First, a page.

It is increasingly recognised that it is exceptionally important to invest responsibly and for corporates to operate in a more sustainable manner, taking into account the needs of the environment and society as well as their traditional stakeholders. Historically, Emerging Markets have been considered lagging in the implementation of high ESG standards. Whilst that is still true to certain extent, as globalisation has accelerated, so too has the quality of ESG transparency and compliance in the Emerging World. This has been driven not only at the corporate level, by increasingly internationally trained executives, who bring their own industry into line with global standards, whilst adding their own local characteristics, but also by the growth of the global supply chain, which has demanded ever more exacting standards of governance and environmental awareness. Thus we often find companies operating to global qualities of due diligence and responsibility in countries whose wider ESG compliance may be more lacking. Therefore, when it comes to assessing ESG standards, we take a bottom-up approach.
When assessing and monitoring potential investments, we use a variety of templates, specific to each sector, which combine both traditional financial and non-financial measures of analysis. The ESG section of our analysis is designed to provide us with an overview of management’s attitude and actions geared towards improving its ESG standards. We have created our own templates which incorporate data from vendors such as Bloomberg with information resulting from our own due diligence on companies in meetings and wider research. We have found that the materiality for each sector varies widely and use are guided by the SASB materiality map in this process (https://materiality.sasb.org/).
We combine both types of templates when it comes to assess a company’s overall ESG profile and integrate this into our final investment decision.
Environment: We do not use “negative screening”, as this has proven both controversial and problematic, although we have never invested in tobacco companies, as they have always been vulnerable to litigation. Instead, we try to think about whether the way in which a company treats the environment will cause a problem for it in the foreseeable future. We do not want to buy companies likely to be fined for polluting their environment, or ones whose products might be banned or taxed excessively in future, so we check for problems which similar companies have experienced in the past in each sector. We do buy companies in sectors such as chemicals and materials, because without them there would be no medicines, or solar panels, but we limit our holdings to ones whose management are seeking to improve their environmental performance and whose footprint is generally better than their local peers. We are keen to hold companies whose products actively improve the environment – but not at any price.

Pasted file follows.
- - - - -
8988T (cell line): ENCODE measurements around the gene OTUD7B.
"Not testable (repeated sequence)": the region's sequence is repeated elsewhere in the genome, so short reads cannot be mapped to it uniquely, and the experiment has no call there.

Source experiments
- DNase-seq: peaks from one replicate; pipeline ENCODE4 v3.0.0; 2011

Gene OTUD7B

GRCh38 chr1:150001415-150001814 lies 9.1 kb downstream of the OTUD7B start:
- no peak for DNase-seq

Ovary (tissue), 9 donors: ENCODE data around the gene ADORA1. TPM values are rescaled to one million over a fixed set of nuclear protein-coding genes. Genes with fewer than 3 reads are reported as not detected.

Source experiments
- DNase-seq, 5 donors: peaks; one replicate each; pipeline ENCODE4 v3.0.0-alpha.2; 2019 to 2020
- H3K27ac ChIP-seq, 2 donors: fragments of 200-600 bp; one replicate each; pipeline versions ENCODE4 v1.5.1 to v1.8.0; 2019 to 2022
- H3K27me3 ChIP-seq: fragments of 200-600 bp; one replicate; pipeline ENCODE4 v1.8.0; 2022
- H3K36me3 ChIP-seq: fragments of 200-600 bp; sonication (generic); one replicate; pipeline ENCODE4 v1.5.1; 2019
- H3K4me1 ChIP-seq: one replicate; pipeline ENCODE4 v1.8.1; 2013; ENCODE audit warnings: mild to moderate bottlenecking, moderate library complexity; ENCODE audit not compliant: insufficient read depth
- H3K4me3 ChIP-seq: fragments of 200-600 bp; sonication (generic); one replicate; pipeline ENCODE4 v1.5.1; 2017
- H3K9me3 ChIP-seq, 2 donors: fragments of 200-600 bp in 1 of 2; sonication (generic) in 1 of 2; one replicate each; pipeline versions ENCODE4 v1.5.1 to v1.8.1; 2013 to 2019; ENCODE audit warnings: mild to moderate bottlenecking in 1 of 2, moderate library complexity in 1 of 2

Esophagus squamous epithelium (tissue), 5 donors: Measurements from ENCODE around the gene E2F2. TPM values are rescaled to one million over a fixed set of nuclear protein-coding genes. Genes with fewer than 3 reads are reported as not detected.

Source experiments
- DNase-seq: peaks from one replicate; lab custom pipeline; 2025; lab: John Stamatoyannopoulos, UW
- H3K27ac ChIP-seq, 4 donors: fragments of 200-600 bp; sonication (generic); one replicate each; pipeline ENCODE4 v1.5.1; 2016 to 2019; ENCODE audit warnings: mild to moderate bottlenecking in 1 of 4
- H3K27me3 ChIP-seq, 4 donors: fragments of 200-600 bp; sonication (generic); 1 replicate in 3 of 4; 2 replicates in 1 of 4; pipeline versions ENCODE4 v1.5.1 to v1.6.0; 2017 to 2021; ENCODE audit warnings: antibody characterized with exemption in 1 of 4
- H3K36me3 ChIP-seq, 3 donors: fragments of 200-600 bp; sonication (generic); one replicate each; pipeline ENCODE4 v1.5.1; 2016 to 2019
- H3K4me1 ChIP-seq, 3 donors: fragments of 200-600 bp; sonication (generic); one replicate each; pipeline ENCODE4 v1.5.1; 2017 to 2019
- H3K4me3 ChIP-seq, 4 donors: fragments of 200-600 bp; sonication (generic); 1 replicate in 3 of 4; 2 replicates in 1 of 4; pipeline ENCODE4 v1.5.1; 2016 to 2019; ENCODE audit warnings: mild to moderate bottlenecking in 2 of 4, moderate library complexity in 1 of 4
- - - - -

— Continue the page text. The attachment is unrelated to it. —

Social: In social aspects, we believe that a company which abuses its workforce and the community around it will be vulnerable to increased regulation, fines and customer boycotts, so we look for companies with a growing awareness of this as part of our general assessment of management and expertise. We check for issues which are specific to each sector, such as suppliers’ abuse of the workforce in the retail sector, or customer data protection issues in the financial services sector.
Governance: We believe that well-run companies last longer. They generally stand the test of recessions and have more stable share prices, so it has always made sense to pay attention to how our investee companies are governed and controlled. The quality of governance is not the same in all countries, so we look for evidence of an intention to improve, rather than companies which are already ideal. Many companies in Emerging Markets have traditionally been run by their founders and their families, which has often created complex conglomerates, which duplicate costs and lose alignment with their smaller shareholders. Increasing awareness of the importance of better governance is leading these founding families and regulators to seek better protection for minority shareholders and as international investors, we engage in dialogue with the senior management of our investee companies to scrutinise that journey. Emerging countries’ governments are traditionally more “hands-on” than Western ones, so we also try to avoid companies which risk being asked to do irrational “national service”.